Restful sleep on weekends could increase waistline, study finds


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By Shamard Charles, M.D.

A new study reveals that restful sleep on weekends puts people at risk of gaining weight.

The study, published Thursday in the journal Current Biology, showed that people who did not sleep enough during the week but who had overtime on weekends tended to snack more and were at increased risk of diabetes.

"Our findings suggest that the usual behavior of burning the candle during the week and attempting to compensate for it over the weekend is not an effective health strategy," said the paper's lead author, Kenneth. Wright, director of the Sleep and Chronobiology Lab at the University of Colorado at Boulder.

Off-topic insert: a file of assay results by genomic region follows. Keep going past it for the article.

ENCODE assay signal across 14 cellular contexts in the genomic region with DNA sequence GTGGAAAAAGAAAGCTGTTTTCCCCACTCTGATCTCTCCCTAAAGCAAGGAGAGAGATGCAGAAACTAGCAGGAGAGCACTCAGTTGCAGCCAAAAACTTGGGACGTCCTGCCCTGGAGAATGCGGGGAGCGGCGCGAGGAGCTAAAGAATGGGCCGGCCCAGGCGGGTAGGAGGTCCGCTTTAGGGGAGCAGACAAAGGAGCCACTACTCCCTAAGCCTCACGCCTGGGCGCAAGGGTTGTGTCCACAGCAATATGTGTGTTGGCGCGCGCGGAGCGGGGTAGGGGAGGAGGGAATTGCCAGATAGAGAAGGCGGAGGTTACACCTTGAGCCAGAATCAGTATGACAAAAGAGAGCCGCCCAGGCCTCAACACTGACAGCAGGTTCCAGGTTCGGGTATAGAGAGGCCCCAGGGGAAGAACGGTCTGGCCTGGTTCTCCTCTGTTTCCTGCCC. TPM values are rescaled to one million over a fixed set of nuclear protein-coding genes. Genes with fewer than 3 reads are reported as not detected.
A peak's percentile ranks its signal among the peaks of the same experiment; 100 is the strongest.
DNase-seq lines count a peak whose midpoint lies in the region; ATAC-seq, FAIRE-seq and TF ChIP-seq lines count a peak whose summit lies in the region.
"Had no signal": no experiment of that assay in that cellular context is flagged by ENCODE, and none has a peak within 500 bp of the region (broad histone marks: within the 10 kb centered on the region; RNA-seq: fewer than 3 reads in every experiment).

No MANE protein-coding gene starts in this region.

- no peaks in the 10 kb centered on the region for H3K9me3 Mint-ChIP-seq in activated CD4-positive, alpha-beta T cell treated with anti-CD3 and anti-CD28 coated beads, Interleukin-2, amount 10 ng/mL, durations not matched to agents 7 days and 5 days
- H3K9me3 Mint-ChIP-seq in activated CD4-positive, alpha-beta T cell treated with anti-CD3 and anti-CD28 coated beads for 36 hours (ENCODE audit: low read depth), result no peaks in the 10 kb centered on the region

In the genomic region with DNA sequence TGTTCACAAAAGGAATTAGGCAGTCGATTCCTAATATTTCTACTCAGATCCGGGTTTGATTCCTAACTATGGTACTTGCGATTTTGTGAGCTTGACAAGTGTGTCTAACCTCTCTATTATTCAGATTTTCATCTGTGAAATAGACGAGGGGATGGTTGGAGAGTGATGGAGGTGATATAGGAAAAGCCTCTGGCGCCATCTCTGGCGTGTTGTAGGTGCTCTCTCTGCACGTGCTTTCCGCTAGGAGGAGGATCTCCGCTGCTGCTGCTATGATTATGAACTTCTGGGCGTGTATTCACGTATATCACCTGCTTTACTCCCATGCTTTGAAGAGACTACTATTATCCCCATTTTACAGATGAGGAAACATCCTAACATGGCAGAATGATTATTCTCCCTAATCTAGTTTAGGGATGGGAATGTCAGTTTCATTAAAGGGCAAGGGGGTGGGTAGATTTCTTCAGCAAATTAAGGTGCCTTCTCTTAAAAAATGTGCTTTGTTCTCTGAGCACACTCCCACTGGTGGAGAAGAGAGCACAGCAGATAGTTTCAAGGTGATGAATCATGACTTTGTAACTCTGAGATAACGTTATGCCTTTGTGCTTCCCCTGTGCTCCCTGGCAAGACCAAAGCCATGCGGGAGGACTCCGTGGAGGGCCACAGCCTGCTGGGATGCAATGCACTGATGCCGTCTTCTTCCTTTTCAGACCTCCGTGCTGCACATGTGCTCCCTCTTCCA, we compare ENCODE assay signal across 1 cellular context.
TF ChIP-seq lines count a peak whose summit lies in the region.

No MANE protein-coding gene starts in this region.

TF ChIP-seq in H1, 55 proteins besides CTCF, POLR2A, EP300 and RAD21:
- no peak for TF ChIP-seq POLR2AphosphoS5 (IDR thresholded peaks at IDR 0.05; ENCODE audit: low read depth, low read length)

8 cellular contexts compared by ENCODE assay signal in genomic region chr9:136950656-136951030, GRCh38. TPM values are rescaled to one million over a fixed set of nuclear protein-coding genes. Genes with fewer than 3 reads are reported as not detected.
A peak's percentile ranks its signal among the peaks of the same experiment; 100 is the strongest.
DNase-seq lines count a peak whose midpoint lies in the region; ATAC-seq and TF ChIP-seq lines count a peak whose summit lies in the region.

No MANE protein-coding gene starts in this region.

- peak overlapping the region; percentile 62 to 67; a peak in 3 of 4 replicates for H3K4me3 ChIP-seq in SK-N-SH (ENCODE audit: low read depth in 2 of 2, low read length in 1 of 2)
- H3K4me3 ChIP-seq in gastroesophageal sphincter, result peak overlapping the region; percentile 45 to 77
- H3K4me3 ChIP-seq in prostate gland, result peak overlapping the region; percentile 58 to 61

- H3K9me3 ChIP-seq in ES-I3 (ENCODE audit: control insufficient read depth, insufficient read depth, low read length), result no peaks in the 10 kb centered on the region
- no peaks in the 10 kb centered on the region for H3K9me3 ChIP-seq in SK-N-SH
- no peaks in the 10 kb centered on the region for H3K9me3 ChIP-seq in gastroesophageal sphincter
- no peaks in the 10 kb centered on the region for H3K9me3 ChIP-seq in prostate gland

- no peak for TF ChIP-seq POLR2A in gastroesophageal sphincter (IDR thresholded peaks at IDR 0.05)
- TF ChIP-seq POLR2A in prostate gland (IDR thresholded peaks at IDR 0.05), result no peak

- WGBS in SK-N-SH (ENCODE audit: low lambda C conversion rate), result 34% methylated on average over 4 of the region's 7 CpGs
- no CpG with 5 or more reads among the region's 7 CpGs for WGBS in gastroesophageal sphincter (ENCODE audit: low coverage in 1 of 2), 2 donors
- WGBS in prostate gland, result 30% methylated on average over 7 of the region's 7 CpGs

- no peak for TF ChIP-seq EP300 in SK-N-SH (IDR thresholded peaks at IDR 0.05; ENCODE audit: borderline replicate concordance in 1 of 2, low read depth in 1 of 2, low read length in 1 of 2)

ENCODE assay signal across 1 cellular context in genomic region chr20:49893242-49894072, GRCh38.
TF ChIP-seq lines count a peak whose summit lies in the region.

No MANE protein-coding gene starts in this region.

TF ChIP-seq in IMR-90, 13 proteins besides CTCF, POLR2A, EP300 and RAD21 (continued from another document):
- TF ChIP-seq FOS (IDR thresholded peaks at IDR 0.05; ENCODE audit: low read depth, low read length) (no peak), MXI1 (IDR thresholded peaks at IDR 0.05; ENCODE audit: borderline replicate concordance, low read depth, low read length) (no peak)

The researchers examined the sleep patterns of 36 healthy adults aged 18 to 39 for 10 days in a laboratory. They were divided into three groups: those who slept nine hours a night for nine consecutive days, those whose sleep was limited to five hours a night for nine nights, and those who slept a maximum of five hours a night for five days followed by a weekend where they could sleep as much as they wished, before going back to sleep for two days.

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